Dan Fabulich wrote:
> > Question: Do parents, the people who would be funding this operation in
Dan, this ignores my question - if I pay money to give my child an education
what financial reward do I get in return? The question isn't about the
> > the absense of the state, have any serious economic incentives to give
> > their children a good education? I'm saying a big NO.
> Yes, that explains why parents never pay lots of money to send their kids
> to high quality private schools. And why no parent would ever sacrifice
> his/her life for the life of their child.
Dan, this ignores my question - if I pay money to give my child an education what financial reward do I get in return? The question isn't about theparents love for the child or their social responsibility to the child, it is often the case that parents cannot afford what they think is best. However, perhaps it is possible to make education an investment that has a financial reward rather than one of love and/or prestige.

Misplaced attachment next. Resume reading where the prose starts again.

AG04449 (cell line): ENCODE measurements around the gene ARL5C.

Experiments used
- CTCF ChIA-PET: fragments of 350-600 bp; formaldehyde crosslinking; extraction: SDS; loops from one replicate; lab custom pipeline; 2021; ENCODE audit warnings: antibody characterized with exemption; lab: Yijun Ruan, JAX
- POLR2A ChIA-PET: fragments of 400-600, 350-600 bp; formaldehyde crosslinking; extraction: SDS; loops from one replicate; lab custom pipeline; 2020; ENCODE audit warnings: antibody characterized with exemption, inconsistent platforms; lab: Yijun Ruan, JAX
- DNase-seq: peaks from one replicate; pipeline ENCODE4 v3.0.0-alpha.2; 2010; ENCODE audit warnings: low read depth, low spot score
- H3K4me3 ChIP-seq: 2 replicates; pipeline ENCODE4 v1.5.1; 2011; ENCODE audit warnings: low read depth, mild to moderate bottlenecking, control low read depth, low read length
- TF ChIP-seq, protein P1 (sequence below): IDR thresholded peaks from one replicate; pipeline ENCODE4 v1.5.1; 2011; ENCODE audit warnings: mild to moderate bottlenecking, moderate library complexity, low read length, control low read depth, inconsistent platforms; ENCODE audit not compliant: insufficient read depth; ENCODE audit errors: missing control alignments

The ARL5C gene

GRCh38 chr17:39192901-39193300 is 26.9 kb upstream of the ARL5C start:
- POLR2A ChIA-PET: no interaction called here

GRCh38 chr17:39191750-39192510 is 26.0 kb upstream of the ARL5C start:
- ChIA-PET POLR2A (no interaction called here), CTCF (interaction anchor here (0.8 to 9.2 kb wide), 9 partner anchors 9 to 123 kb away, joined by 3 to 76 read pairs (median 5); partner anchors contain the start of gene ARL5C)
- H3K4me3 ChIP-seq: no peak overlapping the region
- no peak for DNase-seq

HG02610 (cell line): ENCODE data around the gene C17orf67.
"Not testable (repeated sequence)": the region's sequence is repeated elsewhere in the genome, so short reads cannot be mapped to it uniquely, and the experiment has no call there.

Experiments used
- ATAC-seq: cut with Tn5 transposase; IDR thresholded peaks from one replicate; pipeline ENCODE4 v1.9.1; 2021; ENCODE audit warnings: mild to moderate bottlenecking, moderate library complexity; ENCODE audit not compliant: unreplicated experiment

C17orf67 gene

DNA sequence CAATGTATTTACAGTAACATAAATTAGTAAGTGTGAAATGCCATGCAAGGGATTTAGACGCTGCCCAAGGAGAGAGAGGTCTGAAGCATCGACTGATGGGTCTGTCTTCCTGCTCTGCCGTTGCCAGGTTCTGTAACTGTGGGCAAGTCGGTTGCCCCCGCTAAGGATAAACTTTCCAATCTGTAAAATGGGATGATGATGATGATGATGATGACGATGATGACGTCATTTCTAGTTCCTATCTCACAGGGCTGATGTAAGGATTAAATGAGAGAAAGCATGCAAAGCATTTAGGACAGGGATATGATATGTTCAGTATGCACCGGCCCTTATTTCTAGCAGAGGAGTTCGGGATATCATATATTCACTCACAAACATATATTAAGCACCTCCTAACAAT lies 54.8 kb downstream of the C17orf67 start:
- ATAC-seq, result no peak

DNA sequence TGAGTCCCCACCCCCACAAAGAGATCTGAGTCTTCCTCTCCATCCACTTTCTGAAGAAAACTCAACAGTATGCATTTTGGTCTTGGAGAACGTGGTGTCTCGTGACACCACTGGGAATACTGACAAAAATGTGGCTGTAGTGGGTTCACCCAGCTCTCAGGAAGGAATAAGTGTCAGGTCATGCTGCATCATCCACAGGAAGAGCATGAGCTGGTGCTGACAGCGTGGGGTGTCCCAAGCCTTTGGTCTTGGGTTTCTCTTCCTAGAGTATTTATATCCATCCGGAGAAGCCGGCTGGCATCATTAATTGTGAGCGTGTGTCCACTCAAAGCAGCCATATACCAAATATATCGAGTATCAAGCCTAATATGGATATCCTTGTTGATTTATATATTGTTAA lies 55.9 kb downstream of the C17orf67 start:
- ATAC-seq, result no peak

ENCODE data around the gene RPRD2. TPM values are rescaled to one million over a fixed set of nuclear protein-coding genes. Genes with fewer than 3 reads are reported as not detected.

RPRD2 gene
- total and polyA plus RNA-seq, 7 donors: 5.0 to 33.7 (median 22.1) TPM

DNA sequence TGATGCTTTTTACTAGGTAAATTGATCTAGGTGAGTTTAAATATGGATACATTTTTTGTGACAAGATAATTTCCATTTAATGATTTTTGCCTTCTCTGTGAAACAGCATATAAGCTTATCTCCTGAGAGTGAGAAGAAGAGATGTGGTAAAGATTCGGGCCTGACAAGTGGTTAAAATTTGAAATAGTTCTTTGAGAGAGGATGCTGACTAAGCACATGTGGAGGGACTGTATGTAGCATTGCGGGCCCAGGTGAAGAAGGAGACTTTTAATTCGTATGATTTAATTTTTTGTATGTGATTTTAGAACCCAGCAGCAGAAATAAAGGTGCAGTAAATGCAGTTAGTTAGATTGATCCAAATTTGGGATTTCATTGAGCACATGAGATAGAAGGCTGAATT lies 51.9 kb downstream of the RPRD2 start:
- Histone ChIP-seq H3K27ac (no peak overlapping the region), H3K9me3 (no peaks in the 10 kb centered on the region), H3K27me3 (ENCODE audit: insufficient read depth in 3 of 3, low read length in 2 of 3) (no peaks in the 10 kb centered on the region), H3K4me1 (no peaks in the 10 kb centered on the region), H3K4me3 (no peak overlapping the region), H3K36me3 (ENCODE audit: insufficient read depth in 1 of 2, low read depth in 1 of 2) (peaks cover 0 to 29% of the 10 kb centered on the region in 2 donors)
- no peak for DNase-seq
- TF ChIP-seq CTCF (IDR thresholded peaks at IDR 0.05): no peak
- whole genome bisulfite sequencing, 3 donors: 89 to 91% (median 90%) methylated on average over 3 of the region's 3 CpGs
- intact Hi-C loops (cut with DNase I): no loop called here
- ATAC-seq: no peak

Rober J. Bradbury wrote:
> Now, Bryan has an interesting point with regard to the economic
> investment in a child. Presumably a parent never would want to
> act in such a way that their actions make their previous investment
> "worthless". (So generally, you don't kill children, you don't
> move to someplace where there are no taxes *and* no schools, etc.)
> In theory the economic incentive for parents to provide or
> fund an education is the desire to maximize the value of their
> previous investment. Now the point at which this fails is
> when the perceived benefit from that investment falls below
> the perceived investment.
Yes, and the problem is that most people can only accept a financial benefit for their investment, they cannot afford to give their children everything they would want to give them. But if it is true that better education would mean a more successful and wealthy child then there is a financial benefit to be had from the child, and the parent (or sponsor) should expect a return on their investment. This would also mean that those people who do not feel the natural urge to care for their children have a financial incentive to offer them the best education and welfare possible.